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Home Policy Utah Education Bill for Incarcerated Youth Awaits Governor's Signature

Utah Education Bill for Incarcerated Youth Awaits Governor’s Signature

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The Utah Senate passed a bill on Tuesday aimed at providing postsecondary academic opportunities to the state’s incarcerated youth. The proposed legislation has been forwarded to Governor Spencer Cox for his signature.

Sponsored by Rep. Lowry Snow, House Bill 279 (HB279) proposes establishment of the Dixie State University Higher Education for Incarcerated Youth Program to equip out-of-school youth in custody with the resources necessary for higher education.

Through this bill, young detainees may opt to enroll in a number of degrees or technical certificates while earning their high school diplomas, which Utah Division of Juvenile Justice Services Director Brett M. Peterson said will benefit participants well into the future.

“Incarcerated youth are almost always part of two groups. Those who are trapped in the cycle of intergenerational poverty, and those who’ve suffered some kind of trauma. This bill is meant to really strike at the heart of intergenerational poverty,” Peterson shared.

The Higher Education for Incarcerated Youth Program would be an avenue for students in need of high school credits to gain opportunities “for concurrent enrollment courses,” a “consistent two-year flexible schedule of higher education courses delivered through interactive video conferencing,” and “a pathway for students to earn college credits.”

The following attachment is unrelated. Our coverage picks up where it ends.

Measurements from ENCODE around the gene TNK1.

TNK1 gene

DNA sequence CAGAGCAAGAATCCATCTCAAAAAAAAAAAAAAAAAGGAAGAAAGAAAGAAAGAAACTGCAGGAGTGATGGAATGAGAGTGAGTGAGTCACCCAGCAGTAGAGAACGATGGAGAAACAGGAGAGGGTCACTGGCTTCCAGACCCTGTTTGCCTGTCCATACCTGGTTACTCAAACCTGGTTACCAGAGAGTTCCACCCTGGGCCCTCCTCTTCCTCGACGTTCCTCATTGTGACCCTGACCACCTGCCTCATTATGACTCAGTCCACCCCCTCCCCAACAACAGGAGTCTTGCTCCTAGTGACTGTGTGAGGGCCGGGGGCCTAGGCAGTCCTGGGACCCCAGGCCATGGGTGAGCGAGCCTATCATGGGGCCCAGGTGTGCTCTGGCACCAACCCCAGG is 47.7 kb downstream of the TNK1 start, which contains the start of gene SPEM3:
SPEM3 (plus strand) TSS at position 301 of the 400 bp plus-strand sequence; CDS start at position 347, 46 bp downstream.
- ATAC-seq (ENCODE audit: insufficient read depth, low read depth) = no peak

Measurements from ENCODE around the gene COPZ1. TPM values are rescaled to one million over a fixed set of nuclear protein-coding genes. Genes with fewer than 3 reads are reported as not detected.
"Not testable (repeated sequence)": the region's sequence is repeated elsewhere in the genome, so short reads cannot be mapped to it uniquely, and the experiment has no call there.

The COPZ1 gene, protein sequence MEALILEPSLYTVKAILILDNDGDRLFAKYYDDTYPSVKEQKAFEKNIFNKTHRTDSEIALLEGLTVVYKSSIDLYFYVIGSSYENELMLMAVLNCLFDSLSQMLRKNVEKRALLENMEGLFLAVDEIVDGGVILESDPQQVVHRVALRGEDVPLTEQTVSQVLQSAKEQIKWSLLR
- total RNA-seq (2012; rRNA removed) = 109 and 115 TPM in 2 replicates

Antidote to Recidivism

The Utah Division of Juvenile Justice Services released a report last month that showed a 46 percent reduction in statewide youth detention and a 19 percent increase in early intervention. It also showed that $9 million was reinvested in front-end services and Snow hoped to channel those funds into “services for families and children.”

“Education is the antidote to recidivism. We’ve got to invest in education outreach. This way, they [incarcerated youth] can prepare for their release and get jobs for themselves,” Snow said. 

“The reason I’m passionate about juvenile justice reform is that I’m trying to get to the headwater. When we help these young people now, we’re doing everybody a favor in the future,” he continued.

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